Previous Post Next Post


Brought to you by

Proposed Airline Peanut Ban Cancelled

By helaineo |

The proposed airline peanut ban won’t be taking off any time soon.

Last month, the Federal Transportation Department announced it was soliciting comments from the public on a proposal to ban peanuts on airlines. It was an effort to protect the nation’s estimated 1.8 million nut allergy sufferers from accidental airborne contact with peanuts. For some sufferers, even contact with a minute amount of peanut dust is capable of triggering a life-threatening reaction.

But it turn out the bureaucrats who thought up the proposed peanut ban were exceeding their authority. According to published reports, Federal law prevents the Department of Transportation from instituting such restrictions without commissioning and publishing a peer-reviewed scientific paper demonstrating that those with peanut allergies could truly benefit from the change in policy.

There is no such study on peanuts planned at this time. Nonetheless, the federal government is still asking the public to chime in on the matter of peanuts vs. the friendly skies. It’s not clear, however, why they are bothering unless they believe that giving those suffering with nut allergies an opportunity to vent is a public service.

This is not the first time federal transportation authorities have attempted to cancel peanut service on airplanes.  A similar proposal was floated in the late 1990s, but retracted when an angry Congress threatened to cut the department’s budget if they did not back down from banning the nut.

A number of carriers, including Continental, Jet Blue and United no longer serve peanuts to their passengers though others, including Southwest and Delta, still offer flyers the controversial snack.

The proposed peanut ban always struck me as well intentioned but more than a bit impractical and hard to enforce. As airlines have cut back on everything from in-flight meals to beverage carts, more and more passengers have resorted to bringing their own food with them when they fly. I don’t know about you, but I found it hard to believe  already overworked security screeners were really going to spend time chasing down contraband legumes.  Besides, I would guess nuts are pretty easy to miss in a pre-boarding inspection in any case.

What do you think?

More Posts:

Are the Real Housewives Violating Child Labor Laws?

Real Housewives of New Jersey Sell Their Children’s Privacy for Peanuts

Model Adrianne Curry Bashes Breastfeeding on Twitter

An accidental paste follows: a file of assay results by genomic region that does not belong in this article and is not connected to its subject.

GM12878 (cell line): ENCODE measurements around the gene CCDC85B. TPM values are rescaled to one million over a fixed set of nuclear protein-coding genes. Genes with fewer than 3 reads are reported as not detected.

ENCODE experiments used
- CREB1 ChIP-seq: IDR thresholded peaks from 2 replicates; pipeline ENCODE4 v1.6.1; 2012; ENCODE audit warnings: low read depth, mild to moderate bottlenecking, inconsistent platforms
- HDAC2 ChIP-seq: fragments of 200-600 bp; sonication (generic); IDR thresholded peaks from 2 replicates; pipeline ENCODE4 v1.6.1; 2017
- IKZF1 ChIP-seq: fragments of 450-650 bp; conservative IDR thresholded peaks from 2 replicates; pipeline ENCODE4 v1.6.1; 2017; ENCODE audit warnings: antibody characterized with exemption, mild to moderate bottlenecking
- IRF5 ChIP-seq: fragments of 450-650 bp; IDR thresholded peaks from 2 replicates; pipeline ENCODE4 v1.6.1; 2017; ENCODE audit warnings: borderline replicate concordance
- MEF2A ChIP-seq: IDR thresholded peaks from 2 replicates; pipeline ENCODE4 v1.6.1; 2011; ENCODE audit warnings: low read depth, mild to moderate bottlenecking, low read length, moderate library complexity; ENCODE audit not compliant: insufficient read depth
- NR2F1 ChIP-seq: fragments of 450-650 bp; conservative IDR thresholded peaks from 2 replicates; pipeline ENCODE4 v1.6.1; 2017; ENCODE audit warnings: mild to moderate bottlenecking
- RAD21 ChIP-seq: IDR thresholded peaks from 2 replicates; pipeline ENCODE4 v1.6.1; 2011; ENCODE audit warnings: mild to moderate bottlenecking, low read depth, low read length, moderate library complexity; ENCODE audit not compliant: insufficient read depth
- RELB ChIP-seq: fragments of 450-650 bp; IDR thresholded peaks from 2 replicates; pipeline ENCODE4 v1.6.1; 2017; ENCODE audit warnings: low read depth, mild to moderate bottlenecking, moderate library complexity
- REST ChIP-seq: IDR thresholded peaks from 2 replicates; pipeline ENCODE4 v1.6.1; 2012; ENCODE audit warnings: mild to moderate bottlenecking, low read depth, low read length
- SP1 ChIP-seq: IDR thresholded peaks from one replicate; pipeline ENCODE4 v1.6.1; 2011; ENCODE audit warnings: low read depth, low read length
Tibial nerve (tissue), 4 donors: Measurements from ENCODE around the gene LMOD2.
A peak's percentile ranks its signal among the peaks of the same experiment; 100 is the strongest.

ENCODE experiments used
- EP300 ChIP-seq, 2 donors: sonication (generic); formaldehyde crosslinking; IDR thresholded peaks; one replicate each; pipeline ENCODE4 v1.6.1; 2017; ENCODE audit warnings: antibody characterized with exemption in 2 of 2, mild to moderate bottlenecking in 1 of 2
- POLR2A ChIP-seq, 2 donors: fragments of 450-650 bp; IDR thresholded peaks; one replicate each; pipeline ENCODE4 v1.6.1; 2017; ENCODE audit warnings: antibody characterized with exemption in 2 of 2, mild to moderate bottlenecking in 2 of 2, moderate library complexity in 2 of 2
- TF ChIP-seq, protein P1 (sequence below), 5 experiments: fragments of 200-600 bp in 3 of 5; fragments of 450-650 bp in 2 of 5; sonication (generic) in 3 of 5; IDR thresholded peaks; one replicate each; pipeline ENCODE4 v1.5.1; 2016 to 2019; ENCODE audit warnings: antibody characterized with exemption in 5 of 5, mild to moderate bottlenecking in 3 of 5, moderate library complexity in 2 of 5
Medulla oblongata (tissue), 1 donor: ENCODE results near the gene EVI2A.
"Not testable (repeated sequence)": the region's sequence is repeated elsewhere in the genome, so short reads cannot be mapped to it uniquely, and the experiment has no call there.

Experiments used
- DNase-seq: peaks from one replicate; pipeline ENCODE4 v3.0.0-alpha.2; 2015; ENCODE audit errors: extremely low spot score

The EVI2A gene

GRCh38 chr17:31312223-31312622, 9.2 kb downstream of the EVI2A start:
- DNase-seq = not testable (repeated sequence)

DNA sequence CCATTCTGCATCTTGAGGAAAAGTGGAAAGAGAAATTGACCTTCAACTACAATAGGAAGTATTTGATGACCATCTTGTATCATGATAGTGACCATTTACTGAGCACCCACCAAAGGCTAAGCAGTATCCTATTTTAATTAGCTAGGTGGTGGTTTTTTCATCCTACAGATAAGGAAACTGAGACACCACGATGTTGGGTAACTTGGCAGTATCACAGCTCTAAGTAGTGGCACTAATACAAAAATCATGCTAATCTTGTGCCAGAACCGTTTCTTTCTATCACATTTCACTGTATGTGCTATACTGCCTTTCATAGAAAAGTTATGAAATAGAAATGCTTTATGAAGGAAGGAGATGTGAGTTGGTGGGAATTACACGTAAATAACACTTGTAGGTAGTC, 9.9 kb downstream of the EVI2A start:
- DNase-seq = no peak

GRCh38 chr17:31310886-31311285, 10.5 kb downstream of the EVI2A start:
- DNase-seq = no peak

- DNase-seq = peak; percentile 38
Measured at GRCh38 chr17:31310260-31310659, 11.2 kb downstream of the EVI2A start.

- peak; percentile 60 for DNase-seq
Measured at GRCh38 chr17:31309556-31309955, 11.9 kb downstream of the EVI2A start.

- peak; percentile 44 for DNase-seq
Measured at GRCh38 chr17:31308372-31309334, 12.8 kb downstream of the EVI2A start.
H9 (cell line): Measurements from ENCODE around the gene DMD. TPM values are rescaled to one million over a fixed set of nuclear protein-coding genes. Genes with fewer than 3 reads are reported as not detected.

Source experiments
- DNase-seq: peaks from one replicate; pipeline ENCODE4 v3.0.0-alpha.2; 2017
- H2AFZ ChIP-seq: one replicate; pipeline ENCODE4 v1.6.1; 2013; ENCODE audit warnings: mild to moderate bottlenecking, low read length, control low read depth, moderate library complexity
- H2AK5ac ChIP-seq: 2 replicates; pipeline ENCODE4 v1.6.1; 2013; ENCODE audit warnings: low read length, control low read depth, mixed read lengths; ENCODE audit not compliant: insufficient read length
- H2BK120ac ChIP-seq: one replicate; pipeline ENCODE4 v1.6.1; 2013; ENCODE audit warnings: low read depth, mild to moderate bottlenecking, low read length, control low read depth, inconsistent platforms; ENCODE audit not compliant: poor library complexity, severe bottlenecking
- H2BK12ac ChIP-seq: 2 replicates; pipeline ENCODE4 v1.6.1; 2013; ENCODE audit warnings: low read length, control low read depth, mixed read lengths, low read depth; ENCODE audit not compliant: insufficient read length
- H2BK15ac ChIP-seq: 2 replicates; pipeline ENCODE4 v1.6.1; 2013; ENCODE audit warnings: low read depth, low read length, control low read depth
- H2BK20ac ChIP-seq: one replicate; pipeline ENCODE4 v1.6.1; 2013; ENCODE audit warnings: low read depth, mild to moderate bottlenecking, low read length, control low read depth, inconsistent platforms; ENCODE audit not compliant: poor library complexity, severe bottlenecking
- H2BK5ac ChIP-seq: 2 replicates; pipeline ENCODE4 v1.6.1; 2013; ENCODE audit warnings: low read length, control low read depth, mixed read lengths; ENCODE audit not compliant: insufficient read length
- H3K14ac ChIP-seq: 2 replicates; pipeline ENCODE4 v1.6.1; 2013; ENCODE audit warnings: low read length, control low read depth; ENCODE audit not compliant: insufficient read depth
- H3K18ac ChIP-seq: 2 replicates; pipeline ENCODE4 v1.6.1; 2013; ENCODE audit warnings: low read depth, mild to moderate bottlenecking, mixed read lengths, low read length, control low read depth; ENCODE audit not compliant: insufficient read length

Would You Buy Breastmilk Online?

The $369,000 Baby

Whatever Happened to Flextime?

Do Children Really Make Their Parents Unhappy?

David  After Dentist Family at $150,000 and Counting …

Photo: Katorisi

More on Babble

About helaineo



Helaine Olen's writing has been published by The New York Times, The Washington Post, The Wall Street Journal,, and, where she is an associate editor. Her first book, Office Mate: The Guide to Finding True Love on the Job will be published this fall. She lives in Hastings-on-Hudson, New York.

« Go back to Mom

Use a Facebook account to add a comment, subject to Facebook's Terms of Service and Privacy Policy. Your Facebook name, profile photo and other personal information you make public on Facebook (e.g., school, work, current city, age) will appear with your comment. Comments, together with personal information accompanying them, may be used on and other Babble media platforms. Learn More.

0 thoughts on “Proposed Airline Peanut Ban Cancelled

  1. bob says:

    Isn’t the whole point of the pre-boarding inspection to keep the nuts of the planes?

  2. LindaLou says:

    So, what is with that accompanying picture of GIANT peanuts ???

  3. Peggy says:

    Comments: It’s not necessary to ban peanut products carried on by other passengers. The trouble comes when peanuts are routinely served to almost every passenger on almost every flight. On Southwest airlines, there are peanuts between the seats, and crushed on the floor all over the place. The people most at risk from this are small children. My daughter had a reaction to a peanut she found between the seats when she was 2, even though she didn’t eat it, and had wheezing just from the dust when she was 5. If she’d put these things in her mouth, she could have died within 20 minutes. You can’t get lifesaving help fast enough when you’re 30,000 feet up. It’s a matter of odds. Kids at risk are a lot less likely to encounter peanuts in the purse of another passenger than they are to those on the floor and between seats when peanuts are routinely served.

  4. [...] Proposed Airline Peanut Ban Cancelled [...]

  5. [...] Proposed Airline Peanut Ban Cancelled [...]

  6. [...] Proposed Airline Peanut Ban Cancelled [...]

Leave a Reply

Your email address will not be published. Required fields are marked *.

Previous Post Next Post